Re: dpkg enhancements
On Thu, 27 Nov 1997, Andreas Jellinghaus wrote:
> > This has already been discussed some time ago. The problem with changing
> > the order is that you risk that the build process is not reproducable
> > since you are not assured that you compiled in a clean environment.
> but in many cases i know, that my change will not have an effect on
> reproducability (like a typo in the second last line of debian/rules
> binary-i386 section). in this case, it would be a vaste of time, to
> compile everything again. so i suggest to add a flag to give developers
> the choice to use the different order.
By performing the build process as usual (clean, create source package,
build, create binary binary) we are getting reproducable binary packages.
Thus, the extra time for doing the whole procedure again is not
wasted--it's needed to assure that everyone else who downloads the source
package and compiles it gets the same binary package (provided that he has
the same packages installed as you had before--that's why we need source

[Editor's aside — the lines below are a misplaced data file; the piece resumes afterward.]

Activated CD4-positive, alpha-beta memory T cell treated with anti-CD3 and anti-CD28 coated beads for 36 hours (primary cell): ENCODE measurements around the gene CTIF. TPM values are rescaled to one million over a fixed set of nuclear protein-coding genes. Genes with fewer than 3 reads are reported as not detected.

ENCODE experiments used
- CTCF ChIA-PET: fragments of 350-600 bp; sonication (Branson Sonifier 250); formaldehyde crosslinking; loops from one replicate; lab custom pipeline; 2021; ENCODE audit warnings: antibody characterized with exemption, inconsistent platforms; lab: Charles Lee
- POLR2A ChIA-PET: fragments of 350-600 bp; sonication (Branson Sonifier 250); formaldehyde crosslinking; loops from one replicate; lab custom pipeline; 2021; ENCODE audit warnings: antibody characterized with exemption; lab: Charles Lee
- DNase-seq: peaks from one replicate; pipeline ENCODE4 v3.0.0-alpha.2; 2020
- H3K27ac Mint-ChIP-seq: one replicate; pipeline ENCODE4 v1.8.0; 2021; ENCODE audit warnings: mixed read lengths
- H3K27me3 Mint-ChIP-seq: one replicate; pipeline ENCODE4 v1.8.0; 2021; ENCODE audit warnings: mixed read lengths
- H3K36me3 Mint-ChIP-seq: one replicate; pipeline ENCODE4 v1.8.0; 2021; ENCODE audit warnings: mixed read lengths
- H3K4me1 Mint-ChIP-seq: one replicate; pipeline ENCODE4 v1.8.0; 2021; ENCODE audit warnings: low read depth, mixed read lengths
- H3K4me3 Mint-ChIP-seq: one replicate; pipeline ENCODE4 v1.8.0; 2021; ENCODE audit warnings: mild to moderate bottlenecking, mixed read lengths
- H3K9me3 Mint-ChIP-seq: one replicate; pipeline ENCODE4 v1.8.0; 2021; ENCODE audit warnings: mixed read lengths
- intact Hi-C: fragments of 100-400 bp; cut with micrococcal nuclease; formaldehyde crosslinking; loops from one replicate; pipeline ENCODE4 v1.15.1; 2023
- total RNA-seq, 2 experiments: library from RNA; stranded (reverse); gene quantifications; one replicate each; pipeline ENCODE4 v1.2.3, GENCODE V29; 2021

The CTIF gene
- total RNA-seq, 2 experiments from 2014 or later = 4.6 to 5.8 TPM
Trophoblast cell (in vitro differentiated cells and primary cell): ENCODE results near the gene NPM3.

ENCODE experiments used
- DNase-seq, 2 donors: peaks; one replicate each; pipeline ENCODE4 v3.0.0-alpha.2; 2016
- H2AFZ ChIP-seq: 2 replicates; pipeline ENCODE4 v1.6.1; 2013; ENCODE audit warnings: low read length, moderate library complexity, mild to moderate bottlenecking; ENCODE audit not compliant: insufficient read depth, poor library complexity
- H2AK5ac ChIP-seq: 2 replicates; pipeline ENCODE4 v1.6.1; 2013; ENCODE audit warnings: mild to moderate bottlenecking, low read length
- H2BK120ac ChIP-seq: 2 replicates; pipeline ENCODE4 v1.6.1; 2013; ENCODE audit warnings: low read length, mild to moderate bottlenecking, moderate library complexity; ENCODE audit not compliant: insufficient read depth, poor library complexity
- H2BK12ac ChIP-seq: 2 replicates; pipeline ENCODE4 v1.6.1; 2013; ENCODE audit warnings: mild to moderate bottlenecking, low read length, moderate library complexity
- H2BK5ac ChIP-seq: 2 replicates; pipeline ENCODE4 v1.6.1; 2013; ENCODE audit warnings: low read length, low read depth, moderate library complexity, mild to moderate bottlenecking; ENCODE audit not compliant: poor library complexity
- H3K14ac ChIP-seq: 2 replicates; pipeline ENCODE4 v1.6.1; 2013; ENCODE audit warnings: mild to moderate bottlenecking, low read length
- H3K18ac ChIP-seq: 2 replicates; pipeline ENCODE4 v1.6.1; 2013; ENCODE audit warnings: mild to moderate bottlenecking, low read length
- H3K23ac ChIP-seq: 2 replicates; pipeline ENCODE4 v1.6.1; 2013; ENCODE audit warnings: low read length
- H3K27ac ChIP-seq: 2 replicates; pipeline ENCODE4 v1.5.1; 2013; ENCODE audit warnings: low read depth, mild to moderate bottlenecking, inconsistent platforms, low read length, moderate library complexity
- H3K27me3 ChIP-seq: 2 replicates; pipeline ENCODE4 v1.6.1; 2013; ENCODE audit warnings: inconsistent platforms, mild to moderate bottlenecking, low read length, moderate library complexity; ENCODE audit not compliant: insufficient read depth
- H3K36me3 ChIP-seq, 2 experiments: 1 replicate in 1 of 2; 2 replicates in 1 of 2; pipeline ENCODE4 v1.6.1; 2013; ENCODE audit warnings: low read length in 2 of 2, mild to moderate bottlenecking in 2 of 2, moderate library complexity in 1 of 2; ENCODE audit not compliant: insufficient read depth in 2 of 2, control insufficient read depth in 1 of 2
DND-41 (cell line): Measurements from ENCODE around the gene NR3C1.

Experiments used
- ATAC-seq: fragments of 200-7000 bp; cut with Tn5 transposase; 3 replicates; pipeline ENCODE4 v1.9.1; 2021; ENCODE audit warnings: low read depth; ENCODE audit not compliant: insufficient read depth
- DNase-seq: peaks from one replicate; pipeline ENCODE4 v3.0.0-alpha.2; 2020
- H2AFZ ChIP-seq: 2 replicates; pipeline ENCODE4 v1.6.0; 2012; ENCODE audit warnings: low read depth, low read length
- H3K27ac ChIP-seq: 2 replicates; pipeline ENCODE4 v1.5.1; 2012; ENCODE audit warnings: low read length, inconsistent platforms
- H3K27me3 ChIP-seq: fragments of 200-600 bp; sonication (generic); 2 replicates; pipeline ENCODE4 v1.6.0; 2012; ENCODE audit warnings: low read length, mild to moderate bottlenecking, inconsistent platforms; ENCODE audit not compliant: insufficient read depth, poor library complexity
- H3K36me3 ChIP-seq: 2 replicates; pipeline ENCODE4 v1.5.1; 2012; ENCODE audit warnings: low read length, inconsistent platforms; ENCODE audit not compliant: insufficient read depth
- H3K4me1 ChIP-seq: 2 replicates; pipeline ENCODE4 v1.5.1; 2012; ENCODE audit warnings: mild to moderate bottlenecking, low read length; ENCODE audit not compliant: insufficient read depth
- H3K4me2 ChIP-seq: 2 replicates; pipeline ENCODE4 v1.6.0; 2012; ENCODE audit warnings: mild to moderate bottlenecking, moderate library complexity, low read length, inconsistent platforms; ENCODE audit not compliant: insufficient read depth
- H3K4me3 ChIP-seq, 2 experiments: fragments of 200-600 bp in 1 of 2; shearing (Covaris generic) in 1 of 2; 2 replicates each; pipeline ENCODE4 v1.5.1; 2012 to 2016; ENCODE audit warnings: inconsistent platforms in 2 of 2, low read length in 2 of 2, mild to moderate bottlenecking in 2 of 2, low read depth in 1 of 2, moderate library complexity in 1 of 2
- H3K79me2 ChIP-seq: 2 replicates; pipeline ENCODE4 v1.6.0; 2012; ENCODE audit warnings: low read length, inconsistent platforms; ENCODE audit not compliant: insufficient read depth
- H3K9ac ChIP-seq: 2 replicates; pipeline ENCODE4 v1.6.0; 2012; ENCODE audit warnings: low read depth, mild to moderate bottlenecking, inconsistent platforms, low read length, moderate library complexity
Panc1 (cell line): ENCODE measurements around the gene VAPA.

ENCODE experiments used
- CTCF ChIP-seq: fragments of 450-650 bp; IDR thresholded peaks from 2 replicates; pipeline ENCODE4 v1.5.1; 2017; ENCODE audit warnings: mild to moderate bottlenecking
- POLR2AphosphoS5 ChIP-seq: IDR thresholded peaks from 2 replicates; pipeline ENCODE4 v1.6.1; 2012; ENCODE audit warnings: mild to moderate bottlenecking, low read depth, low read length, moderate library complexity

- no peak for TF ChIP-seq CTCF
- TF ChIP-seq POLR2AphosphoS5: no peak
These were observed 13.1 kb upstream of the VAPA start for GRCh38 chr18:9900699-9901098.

Everyone that has knowledge in configuration management and quality
assurance will agree with me that one cannot rely on a statement like
`this change will not affect reproducability.' The reason for this is the
complexity of software development, definitely not because I think we are
BTW, Roman has given an excellent example: He said `often errors only show
up when finally assembling the .deb'. In other words, some errors only
show up when you recompile everything in a clean environment.
(I know this from my own experience: The mysql package takes about 30
minutes to compile on my system. That's a long time to discover one minor
mistake in debian/rules. However, the source packages is quite complex
since a lot of files are actually changed within the build procedure.
It's hard to predict the causes of a small change in debian/rules or any
Anyways, it's the computers time that's `wasted,' not yours. Just develop
and test your packages with a simplified procedure. If you think that
everything is in place you can run the usual dpkg-buildpackage. If you
really didn't forget about some consequences, the build process should run
without your interaction, so you don't `waste' any time. If user
interaction is necessary (i.e., something has been forgotten) then it's
probably less time consuming to fix it and recompile it than to receive a
bug report a few days later saying that the source package does not
-- Christian Schwarz
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